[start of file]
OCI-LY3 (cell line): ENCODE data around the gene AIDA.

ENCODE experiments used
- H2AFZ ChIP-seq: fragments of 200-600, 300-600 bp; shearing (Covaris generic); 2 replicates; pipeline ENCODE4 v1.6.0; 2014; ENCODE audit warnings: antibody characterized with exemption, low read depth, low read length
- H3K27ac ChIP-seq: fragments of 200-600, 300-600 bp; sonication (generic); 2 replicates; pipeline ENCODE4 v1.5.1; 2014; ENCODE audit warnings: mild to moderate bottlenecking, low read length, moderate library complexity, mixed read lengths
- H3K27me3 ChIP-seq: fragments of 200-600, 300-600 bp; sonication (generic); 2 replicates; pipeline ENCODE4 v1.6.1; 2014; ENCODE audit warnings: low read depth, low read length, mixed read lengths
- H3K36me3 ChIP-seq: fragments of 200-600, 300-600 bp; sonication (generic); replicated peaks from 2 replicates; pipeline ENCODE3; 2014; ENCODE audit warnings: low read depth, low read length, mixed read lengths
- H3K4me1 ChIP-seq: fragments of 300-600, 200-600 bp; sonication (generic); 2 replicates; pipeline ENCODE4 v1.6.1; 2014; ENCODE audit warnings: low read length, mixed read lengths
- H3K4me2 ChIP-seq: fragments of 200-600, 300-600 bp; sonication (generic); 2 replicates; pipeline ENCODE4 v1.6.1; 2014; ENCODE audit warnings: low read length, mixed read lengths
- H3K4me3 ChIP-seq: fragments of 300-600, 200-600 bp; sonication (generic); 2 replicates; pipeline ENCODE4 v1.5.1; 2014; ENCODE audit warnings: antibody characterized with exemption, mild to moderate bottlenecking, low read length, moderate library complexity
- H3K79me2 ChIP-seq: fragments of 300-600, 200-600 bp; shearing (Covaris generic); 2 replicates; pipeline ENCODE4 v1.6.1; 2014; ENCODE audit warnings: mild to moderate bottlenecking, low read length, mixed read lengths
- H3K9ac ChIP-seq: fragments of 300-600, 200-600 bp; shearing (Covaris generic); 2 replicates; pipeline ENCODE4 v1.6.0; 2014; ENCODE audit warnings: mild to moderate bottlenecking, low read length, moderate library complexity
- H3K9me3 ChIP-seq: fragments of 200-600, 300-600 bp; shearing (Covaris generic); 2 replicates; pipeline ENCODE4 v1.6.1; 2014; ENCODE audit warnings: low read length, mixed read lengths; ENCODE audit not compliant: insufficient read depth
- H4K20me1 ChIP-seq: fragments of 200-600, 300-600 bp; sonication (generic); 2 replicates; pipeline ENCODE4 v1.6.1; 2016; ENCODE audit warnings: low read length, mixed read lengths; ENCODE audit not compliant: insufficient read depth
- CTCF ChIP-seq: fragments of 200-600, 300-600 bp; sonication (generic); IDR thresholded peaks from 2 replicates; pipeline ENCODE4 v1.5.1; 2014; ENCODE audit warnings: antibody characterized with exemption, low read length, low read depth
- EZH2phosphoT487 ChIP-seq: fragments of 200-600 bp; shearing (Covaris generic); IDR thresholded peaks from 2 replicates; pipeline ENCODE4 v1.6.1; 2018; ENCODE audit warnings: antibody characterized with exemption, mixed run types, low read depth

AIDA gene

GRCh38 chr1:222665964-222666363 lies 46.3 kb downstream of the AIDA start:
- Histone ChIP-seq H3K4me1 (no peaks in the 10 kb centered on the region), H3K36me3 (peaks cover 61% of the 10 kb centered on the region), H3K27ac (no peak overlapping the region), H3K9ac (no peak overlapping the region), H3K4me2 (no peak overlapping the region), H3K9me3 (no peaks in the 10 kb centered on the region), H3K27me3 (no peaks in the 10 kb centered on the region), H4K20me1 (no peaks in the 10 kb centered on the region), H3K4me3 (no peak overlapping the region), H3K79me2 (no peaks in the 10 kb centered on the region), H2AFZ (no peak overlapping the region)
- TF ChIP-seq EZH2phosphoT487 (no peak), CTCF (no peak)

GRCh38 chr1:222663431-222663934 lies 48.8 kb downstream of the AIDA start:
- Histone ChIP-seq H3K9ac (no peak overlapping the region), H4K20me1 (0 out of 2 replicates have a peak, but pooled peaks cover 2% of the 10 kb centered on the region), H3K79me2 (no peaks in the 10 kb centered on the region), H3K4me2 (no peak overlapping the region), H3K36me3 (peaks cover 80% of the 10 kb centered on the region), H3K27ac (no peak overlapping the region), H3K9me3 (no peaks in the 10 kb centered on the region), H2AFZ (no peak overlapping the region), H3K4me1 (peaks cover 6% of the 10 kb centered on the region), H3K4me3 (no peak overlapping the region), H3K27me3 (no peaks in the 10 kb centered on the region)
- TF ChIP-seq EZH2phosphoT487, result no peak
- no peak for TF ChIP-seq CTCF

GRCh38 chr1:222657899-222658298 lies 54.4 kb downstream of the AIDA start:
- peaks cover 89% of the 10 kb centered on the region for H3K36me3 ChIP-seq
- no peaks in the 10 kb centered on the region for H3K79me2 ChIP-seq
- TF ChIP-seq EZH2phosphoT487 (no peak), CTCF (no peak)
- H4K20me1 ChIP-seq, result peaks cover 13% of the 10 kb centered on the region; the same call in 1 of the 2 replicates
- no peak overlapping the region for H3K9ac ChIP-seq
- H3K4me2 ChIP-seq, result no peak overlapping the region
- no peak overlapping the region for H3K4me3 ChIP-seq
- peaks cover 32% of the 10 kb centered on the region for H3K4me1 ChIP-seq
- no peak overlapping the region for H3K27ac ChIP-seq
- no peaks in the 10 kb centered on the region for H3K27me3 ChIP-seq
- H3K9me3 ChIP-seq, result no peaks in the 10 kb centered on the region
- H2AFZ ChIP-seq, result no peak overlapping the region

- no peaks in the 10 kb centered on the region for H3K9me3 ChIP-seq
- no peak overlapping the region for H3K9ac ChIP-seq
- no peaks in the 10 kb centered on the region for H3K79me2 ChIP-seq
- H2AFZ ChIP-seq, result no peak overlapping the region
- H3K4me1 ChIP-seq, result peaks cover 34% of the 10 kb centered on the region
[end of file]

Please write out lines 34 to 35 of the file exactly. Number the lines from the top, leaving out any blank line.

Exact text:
- no peaks in the 10 kb centered on the region for H3K27me3 ChIP-seq
- H3K9me3 ChIP-seq, result no peaks in the 10 kb centered on the region